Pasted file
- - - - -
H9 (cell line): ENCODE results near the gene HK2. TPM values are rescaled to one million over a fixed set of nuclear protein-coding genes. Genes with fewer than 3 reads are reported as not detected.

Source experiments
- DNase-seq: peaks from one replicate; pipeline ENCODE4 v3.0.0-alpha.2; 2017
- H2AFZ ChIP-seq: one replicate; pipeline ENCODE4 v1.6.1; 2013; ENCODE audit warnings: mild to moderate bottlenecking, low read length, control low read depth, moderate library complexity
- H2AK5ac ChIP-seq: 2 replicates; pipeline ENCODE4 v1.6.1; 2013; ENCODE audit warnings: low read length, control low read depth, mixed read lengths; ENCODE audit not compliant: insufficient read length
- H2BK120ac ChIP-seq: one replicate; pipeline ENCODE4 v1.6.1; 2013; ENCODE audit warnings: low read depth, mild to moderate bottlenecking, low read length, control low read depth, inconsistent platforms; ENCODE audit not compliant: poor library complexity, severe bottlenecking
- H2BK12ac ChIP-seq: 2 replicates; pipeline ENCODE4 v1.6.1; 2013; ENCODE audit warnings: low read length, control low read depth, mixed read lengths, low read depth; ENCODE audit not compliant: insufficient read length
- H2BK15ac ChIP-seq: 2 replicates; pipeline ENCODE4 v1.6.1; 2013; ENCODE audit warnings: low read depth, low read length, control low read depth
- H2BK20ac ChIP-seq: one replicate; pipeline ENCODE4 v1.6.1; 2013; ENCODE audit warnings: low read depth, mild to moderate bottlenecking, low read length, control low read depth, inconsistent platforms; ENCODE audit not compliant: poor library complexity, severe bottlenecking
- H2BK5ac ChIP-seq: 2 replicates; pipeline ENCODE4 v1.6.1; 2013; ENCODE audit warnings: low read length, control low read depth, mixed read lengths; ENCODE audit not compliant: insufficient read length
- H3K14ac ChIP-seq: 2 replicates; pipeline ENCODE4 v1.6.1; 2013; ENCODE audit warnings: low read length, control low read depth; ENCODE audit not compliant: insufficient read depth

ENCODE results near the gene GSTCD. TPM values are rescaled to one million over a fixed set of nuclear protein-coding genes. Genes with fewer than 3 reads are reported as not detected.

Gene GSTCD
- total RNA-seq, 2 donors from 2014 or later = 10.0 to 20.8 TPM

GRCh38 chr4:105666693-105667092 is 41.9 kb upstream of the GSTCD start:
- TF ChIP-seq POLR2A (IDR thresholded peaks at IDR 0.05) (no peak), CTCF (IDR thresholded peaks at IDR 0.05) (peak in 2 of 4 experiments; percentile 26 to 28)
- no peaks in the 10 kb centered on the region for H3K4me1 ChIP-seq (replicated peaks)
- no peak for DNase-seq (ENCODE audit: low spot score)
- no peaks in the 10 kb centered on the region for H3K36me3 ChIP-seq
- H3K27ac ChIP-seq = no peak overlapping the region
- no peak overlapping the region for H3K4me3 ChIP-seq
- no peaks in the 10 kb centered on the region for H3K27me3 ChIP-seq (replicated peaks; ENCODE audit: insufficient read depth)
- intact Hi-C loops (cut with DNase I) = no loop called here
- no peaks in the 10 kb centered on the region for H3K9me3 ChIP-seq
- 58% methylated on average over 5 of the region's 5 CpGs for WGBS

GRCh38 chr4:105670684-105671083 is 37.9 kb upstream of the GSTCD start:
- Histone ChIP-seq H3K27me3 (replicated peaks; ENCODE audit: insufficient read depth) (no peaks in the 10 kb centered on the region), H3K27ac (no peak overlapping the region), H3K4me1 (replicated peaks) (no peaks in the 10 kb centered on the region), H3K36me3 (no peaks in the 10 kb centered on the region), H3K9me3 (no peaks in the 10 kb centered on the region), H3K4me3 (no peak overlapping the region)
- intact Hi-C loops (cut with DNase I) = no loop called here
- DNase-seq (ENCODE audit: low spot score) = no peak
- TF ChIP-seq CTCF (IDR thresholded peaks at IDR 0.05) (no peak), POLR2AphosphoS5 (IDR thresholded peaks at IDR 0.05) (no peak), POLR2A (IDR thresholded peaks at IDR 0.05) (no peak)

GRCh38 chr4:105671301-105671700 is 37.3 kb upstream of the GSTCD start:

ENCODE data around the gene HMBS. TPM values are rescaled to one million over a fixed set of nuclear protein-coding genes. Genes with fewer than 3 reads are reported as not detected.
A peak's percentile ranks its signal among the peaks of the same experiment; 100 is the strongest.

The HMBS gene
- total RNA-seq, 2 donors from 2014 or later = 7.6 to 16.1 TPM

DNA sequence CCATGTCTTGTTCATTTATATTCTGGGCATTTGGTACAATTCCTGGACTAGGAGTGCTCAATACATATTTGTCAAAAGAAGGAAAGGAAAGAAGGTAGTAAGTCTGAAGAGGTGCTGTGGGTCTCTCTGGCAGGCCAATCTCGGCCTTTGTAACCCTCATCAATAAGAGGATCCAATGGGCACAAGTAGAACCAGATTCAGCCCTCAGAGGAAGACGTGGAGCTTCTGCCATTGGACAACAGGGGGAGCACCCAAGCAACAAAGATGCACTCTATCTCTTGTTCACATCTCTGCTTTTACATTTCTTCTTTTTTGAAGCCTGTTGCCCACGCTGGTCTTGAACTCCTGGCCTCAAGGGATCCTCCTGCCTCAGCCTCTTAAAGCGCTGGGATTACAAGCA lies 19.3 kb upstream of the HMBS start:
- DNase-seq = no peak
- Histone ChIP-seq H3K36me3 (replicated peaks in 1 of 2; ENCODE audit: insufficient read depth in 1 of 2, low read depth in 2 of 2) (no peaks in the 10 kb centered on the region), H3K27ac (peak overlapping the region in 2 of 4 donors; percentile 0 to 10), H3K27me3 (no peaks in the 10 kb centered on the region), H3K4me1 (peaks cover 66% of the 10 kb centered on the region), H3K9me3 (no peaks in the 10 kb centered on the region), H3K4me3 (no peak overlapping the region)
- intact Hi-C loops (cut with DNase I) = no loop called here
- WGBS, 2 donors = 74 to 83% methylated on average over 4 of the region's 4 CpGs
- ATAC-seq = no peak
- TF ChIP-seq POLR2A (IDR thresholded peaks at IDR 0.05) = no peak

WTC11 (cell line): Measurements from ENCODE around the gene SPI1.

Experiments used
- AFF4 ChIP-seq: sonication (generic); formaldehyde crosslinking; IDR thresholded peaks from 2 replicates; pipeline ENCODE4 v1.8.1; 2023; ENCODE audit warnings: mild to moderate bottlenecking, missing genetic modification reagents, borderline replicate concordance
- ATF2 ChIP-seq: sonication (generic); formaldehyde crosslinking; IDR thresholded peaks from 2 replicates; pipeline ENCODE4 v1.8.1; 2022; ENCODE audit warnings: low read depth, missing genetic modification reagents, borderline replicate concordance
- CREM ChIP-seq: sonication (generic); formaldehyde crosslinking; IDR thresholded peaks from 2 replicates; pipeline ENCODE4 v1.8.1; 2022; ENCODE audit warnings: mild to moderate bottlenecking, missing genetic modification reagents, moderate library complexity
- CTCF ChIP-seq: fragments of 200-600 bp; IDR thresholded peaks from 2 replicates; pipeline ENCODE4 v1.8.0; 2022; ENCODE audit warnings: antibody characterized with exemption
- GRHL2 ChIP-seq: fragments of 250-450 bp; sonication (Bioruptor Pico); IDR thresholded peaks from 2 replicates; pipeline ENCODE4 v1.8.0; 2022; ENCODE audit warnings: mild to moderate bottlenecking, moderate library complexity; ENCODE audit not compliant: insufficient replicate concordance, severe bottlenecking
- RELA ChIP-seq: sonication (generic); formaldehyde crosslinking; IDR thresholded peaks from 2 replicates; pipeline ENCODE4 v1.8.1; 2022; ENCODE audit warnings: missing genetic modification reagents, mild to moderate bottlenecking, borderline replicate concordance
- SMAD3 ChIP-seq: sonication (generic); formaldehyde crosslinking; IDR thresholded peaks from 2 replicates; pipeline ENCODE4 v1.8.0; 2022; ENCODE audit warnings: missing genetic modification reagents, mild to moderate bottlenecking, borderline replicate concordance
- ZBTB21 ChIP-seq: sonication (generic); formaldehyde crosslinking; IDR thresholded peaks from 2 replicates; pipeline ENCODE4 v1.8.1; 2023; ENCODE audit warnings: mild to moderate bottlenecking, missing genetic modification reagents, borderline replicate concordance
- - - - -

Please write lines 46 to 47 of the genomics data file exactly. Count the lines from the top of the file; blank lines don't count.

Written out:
- ATF2 ChIP-seq: sonication (generic); formaldehyde crosslinking; IDR thresholded peaks from 2 replicates; pipeline ENCODE4 v1.8.1; 2022; ENCODE audit warnings: low read depth, missing genetic modification reagents, borderline replicate concordance
- CREM ChIP-seq: sonication (generic); formaldehyde crosslinking; IDR thresholded peaks from 2 replicates; pipeline ENCODE4 v1.8.1; 2022; ENCODE audit warnings: mild to moderate bottlenecking, missing genetic modification reagents, moderate library complexity